Not all cannabis-infused skincare contains CBD. Some skincare and beauty products contain hemp oil instead. Unlike CBD which comes from the leaves and the flowers, hemp oil comes from the seeds and contains no cannabinoids. To clarify, hemp seed oil comes with its own array of benefits – it’s an amazing moisturizer with rich fatty acids. But if you’re looking to try out CBD for some of its potent properties – make sure you’re buying products that contain CBD oil and not just hemp oil.
CBD skin benefits
This cannabidiol comes with a plethora of astounding benefits. It’s highly anti-inflammatory – it reduces irritation and redness, even combats breakouts. Moreover, this acne fighter soothes psoriasis and slows down aging signs. CBD owes its healing abilities to its potent antioxidant properties . Who doesn’t want protection against free radicals while providing hydration, nourishment and stress-relief?
How to use it with your skincare
Incorporating CBD into your skincare is a great idea. Maybe you’re looking for extra protection against free radicals and oxidative stress. Try to combine a few drops of CBD oil into your sunscreen and pack on the protection. Want to boost your hydration? Mix the oil with your moisturizer! Extra sensitive skin? Try applying CBD oil topically with a cream or a serum when your skin gets irritated. And whenever your skin feels stressed or irritated, opt for a facial treatment worthy of the most relaxing spa experiences in the world – our Cannabis Seed Oil Mask .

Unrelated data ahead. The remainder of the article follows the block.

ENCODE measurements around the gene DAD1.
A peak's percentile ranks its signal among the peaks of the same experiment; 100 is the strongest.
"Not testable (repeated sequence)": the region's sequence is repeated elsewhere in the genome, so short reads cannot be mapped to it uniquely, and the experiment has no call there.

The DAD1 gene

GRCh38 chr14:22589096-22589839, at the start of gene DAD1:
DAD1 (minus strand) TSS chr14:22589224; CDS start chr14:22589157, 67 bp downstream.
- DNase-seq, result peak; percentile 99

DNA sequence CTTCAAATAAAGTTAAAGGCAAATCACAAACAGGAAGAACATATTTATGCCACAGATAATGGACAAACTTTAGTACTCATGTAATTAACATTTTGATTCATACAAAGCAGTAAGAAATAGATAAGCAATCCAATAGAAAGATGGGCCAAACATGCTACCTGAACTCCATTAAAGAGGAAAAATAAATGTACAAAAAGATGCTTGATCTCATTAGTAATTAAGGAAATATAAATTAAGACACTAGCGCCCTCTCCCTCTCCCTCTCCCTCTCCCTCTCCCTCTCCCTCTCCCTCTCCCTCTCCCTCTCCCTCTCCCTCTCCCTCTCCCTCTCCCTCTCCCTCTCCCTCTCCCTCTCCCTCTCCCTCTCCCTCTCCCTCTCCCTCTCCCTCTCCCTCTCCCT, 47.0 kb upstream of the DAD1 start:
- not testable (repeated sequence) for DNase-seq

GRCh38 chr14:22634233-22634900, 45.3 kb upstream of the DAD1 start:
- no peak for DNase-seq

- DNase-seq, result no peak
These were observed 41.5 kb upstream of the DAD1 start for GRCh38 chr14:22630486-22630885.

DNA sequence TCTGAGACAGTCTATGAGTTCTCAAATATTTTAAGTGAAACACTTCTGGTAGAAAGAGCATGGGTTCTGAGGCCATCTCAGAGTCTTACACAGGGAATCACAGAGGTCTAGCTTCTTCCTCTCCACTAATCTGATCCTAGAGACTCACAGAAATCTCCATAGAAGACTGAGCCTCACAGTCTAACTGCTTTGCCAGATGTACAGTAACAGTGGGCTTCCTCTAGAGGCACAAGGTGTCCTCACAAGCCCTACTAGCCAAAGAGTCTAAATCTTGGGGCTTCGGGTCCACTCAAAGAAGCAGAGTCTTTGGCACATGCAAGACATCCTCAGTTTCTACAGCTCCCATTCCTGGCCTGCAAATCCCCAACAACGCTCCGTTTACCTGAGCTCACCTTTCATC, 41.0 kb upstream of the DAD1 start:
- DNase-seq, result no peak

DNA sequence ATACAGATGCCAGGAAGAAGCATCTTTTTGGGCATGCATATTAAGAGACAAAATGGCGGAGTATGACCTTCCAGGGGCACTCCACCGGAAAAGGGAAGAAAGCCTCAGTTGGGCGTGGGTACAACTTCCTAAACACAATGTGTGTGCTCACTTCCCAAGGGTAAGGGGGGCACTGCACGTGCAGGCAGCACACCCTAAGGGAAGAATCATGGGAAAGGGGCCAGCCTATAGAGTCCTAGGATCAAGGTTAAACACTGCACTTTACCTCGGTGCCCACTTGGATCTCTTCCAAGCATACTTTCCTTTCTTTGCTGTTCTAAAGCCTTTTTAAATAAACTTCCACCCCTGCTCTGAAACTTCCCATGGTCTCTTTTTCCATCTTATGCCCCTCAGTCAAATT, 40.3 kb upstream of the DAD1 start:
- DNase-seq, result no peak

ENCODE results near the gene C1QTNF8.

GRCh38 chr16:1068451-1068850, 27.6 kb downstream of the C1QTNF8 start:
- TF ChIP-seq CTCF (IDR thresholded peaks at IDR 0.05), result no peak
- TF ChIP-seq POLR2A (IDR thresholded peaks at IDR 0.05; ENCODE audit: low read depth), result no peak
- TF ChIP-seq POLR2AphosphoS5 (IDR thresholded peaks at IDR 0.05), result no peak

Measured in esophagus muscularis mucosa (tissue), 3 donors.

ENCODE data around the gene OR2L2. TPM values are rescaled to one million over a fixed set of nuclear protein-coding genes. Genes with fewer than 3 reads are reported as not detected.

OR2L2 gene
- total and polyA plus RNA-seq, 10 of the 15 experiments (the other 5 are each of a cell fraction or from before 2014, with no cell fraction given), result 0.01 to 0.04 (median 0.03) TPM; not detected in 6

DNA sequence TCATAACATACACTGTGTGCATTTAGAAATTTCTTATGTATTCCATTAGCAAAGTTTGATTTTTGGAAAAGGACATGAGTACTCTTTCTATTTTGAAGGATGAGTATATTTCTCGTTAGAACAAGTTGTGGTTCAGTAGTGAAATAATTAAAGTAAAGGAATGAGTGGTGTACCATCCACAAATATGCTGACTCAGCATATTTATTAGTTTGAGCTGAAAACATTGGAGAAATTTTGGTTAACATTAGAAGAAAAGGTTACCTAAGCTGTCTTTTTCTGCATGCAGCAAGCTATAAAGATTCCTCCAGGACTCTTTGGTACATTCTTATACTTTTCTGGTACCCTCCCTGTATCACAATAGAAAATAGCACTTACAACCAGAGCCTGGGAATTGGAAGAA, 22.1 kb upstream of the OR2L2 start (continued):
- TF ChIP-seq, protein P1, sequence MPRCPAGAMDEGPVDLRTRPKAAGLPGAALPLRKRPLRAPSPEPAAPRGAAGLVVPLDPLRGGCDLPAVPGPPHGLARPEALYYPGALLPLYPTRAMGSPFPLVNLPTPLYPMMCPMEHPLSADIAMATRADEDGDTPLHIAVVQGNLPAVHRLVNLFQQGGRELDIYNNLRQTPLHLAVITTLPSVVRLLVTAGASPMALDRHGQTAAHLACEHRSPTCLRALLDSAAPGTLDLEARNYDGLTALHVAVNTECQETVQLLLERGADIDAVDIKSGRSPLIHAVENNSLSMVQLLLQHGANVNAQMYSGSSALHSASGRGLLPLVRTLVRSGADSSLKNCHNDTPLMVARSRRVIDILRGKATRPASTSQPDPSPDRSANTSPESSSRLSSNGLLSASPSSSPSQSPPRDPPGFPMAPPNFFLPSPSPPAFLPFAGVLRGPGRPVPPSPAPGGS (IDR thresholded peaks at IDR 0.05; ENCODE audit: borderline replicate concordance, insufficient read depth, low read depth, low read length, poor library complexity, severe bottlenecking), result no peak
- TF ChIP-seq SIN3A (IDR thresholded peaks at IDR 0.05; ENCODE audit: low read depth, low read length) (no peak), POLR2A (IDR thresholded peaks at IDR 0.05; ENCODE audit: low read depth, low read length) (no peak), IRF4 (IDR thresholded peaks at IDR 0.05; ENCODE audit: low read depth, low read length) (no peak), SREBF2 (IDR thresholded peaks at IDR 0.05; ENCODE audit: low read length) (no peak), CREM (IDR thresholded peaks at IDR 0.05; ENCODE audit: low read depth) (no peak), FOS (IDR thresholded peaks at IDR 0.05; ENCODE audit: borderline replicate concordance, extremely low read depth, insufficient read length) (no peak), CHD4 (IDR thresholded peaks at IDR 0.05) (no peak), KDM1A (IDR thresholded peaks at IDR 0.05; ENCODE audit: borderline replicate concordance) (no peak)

Also, you can use CBD to benefit the skin on your entire body. Firstly, draw a nice warm bath. Secondly, stir a couple of drops of CBD oil into your bath. Finally, lay back and relax. Soothing and hydration are guaranteed!
How do you incorporate antioxidants into your routine? What do you use to fight stress and breakouts? Have you ever tried CBD-infused skincare or other beauty products? Share your experiences and thoughts in the comment section! We wish you a stress-free and antioxidant-filled day!